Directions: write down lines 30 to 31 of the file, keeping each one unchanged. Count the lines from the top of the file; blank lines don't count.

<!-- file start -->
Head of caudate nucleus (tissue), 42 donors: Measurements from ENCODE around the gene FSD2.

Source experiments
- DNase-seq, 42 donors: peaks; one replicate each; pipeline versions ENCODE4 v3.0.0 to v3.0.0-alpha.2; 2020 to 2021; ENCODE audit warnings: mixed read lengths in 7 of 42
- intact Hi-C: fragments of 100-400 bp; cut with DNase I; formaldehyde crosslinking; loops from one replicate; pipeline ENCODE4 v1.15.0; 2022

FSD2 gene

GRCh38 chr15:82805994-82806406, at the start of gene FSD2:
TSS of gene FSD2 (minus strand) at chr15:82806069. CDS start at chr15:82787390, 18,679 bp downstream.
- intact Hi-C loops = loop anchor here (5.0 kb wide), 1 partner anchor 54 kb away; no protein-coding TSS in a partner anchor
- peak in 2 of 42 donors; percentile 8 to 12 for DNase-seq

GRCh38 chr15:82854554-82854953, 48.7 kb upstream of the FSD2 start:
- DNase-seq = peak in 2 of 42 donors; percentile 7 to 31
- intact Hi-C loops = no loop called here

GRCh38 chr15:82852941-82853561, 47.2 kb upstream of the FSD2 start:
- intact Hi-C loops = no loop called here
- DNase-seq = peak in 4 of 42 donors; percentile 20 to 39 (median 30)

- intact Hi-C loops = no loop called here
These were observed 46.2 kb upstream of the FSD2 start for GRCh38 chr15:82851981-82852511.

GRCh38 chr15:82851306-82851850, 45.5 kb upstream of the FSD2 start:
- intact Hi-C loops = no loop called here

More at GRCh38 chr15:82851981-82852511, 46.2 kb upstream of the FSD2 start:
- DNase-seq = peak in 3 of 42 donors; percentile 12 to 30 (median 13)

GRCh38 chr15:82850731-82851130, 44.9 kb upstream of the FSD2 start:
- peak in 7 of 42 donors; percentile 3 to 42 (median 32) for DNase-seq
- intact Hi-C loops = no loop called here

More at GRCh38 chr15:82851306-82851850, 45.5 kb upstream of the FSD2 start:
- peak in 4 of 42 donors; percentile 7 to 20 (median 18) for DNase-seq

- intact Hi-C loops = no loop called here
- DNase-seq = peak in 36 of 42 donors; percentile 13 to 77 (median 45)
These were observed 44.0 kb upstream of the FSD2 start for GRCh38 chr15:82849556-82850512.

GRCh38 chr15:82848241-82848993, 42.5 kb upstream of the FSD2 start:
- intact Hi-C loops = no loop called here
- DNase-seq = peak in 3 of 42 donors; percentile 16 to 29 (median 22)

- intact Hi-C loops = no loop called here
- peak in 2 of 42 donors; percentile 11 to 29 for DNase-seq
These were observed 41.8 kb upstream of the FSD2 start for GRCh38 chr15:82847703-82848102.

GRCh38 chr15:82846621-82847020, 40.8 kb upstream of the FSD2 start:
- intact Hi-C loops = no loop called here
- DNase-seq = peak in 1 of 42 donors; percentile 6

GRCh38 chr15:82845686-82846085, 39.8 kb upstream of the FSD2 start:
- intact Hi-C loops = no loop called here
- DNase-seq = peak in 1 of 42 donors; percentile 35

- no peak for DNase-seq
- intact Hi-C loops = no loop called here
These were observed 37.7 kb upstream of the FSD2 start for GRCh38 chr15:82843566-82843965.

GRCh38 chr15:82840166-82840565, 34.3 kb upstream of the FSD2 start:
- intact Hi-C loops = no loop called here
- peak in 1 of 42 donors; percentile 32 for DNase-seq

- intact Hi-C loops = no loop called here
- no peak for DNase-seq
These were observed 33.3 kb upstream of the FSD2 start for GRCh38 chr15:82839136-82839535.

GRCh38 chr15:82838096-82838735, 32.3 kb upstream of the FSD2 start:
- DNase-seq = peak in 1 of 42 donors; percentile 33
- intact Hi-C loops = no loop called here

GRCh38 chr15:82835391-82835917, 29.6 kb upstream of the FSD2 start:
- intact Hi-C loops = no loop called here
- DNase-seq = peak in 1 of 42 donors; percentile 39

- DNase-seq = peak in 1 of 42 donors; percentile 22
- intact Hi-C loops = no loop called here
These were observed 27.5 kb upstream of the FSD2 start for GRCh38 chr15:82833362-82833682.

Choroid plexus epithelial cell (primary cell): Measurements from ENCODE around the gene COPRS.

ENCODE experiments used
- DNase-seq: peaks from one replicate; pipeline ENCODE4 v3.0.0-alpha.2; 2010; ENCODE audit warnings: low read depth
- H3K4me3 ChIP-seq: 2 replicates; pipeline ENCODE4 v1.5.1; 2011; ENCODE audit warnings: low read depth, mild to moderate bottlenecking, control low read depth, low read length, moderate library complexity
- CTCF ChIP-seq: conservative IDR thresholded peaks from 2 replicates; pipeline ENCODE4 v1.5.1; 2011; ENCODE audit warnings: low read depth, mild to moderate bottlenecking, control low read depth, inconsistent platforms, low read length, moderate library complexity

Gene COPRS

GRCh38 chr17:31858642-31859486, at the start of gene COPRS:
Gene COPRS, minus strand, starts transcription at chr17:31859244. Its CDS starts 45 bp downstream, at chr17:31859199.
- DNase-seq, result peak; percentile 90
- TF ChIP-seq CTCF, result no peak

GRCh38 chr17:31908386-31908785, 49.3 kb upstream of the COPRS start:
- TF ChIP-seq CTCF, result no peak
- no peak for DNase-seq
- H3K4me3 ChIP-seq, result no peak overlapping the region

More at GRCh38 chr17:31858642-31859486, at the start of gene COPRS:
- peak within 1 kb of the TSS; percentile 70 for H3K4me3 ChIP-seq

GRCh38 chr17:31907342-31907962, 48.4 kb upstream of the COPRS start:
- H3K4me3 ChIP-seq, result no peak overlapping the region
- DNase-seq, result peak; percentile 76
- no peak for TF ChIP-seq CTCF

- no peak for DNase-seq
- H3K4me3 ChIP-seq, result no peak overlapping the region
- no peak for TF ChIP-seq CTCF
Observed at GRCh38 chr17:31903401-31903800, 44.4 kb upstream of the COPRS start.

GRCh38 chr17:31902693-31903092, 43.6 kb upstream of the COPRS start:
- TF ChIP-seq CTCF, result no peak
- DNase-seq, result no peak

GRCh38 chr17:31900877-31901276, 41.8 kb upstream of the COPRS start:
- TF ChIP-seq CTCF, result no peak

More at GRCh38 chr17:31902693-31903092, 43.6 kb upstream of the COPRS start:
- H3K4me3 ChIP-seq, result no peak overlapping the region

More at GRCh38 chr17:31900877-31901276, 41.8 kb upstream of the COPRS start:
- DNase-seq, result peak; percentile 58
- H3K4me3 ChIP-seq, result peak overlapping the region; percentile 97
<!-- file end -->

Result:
GRCh38 chr15:82848241-82848993, 42.5 kb upstream of the FSD2 start:
- intact Hi-C loops = no loop called here